Cephradine Pregnancy and Breastfeeding Warnings
Cephradine is also known as: Velosef
Cephradine Pregnancy Warnings
There are no case reports of adverse effects of cephradine on the fetus. Data reveal that cephradine is more likely to produce significant and therapeutic fetal levels after 15 weeks gestation. In the first and second trimesters, intravenously or orally administered cephradine produces amniotic fluid levels of 1 mcg/mL or less. A 1 gram intravenous dose between weeks 15 and 30, however, produces amniotic fluid levels ranging from 3 to 15 mcg/mL within 50 minutes of administration. The Michigan Medicaid surveillance study showed a possible association between cephradine and congenital defects. This report is a summary of information from two studies, one in which 239 of 104,000 pregnant women from 1980 to 1983, and one in which 339 of 229,000 pregnant women from 1985 to 1992 received cephradine. In the first study 20 total defects (3 cardiovascular defects) were observed (14 and 2 were expected, respectively). In the second study, 27 total defects (9 cardiovascular defects) were observed (14 and 3 were expected, respectively). Cleft palate was not observed in either study. These data support an association between cephradine and congenital defects, although other causes, such as the underlying disease(s) of the mother and concomitant drug therapy are unaccounted for.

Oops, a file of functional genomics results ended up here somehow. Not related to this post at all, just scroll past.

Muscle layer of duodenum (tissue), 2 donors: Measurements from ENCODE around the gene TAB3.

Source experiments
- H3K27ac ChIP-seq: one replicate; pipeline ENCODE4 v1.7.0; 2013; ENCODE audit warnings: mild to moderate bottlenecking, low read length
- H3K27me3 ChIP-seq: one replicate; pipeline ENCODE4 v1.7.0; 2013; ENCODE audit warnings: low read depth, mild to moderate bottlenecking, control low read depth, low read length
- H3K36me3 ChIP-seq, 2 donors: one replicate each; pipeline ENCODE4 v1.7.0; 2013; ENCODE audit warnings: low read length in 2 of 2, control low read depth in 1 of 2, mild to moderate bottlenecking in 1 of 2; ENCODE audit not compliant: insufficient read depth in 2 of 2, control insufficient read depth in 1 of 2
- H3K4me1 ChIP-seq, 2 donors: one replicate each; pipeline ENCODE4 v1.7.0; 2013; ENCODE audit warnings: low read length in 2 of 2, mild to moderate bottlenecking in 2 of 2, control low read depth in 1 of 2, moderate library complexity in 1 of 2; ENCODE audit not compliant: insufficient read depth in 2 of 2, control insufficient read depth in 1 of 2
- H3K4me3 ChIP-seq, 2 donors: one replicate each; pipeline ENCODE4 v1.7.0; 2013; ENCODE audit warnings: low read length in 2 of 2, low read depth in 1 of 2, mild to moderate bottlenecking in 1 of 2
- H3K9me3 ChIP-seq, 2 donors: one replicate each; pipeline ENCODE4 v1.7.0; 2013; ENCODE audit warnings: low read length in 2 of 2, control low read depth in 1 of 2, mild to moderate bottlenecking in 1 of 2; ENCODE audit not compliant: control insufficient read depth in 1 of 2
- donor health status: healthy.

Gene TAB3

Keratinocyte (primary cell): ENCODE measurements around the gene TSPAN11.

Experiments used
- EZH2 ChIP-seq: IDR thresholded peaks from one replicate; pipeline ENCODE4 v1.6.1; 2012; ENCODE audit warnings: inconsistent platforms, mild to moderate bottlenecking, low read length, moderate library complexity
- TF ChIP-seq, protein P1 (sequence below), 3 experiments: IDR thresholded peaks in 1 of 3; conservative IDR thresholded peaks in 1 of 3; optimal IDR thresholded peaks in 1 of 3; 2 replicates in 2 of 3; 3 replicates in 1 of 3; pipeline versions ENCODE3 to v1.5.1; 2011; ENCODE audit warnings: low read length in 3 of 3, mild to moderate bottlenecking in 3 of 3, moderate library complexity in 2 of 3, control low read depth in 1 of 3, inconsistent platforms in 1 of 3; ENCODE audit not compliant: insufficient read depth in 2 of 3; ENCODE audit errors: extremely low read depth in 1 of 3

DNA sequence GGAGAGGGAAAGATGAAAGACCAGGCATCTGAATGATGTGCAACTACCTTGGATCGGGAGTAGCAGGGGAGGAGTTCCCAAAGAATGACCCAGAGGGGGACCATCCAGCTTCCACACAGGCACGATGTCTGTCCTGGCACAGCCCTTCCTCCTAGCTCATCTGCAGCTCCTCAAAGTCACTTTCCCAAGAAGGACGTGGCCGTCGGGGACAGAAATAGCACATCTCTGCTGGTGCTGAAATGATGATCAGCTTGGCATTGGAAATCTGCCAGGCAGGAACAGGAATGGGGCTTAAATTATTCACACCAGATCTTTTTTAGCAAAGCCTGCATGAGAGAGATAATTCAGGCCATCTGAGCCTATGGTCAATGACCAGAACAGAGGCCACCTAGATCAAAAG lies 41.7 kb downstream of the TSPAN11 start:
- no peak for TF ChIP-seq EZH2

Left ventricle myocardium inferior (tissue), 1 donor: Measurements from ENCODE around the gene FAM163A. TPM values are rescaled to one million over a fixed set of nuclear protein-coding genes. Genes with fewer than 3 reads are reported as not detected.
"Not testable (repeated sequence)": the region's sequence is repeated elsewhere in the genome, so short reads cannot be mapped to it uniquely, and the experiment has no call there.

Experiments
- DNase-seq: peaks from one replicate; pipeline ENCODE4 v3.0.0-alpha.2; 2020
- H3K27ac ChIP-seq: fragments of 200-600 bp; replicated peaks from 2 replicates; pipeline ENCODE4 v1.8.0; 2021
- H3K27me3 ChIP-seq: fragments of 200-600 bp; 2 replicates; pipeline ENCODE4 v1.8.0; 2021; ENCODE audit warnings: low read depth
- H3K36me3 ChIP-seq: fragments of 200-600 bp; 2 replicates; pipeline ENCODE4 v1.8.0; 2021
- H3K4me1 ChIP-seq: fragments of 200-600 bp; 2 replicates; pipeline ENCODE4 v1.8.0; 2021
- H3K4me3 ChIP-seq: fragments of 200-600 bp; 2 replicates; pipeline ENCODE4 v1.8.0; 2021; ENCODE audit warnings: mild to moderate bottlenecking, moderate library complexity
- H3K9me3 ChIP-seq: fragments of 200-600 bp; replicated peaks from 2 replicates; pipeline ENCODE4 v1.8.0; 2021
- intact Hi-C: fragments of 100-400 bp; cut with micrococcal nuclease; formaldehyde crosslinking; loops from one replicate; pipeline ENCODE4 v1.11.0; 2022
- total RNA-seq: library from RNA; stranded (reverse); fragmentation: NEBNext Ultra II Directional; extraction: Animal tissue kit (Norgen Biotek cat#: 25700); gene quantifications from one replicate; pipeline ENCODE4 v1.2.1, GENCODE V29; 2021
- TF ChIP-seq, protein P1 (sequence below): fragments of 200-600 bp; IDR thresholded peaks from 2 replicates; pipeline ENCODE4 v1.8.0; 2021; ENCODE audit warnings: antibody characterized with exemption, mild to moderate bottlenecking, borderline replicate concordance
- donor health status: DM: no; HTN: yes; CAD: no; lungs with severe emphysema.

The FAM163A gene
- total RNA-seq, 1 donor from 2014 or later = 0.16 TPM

Cephradine has been assigned to pregnancy category B by the FDA. Animal studies have failed to reveal evidence of fetal harm. There are no controlled data in human pregnancy. Cephradine should only be given during pregnancy when need has been clearly established.
Cephradine Breastfeeding Warnings
Cephradine is excreted into human milk in small amounts. Adverse effects in the nursing infant are unlikely. Other cephalosporins have been classified as compatible with breast-feeding by the American Academy of Pediatrics.
No reports of adverse effects in the nursing infant are reported. After cephradine 500 mg orally every 6 hours for 48 hours, human milk levels of 0.6 mcg/mL are reported. The average milk to maternal serum level ratio is 0.2. While this level and ratio are extremely low, some experts warn of unknown direct effects on the nursing infant, modification of neonatal bowel flora, and difficulty in the interpretation of culture results in the evaluation of a suspected infection.
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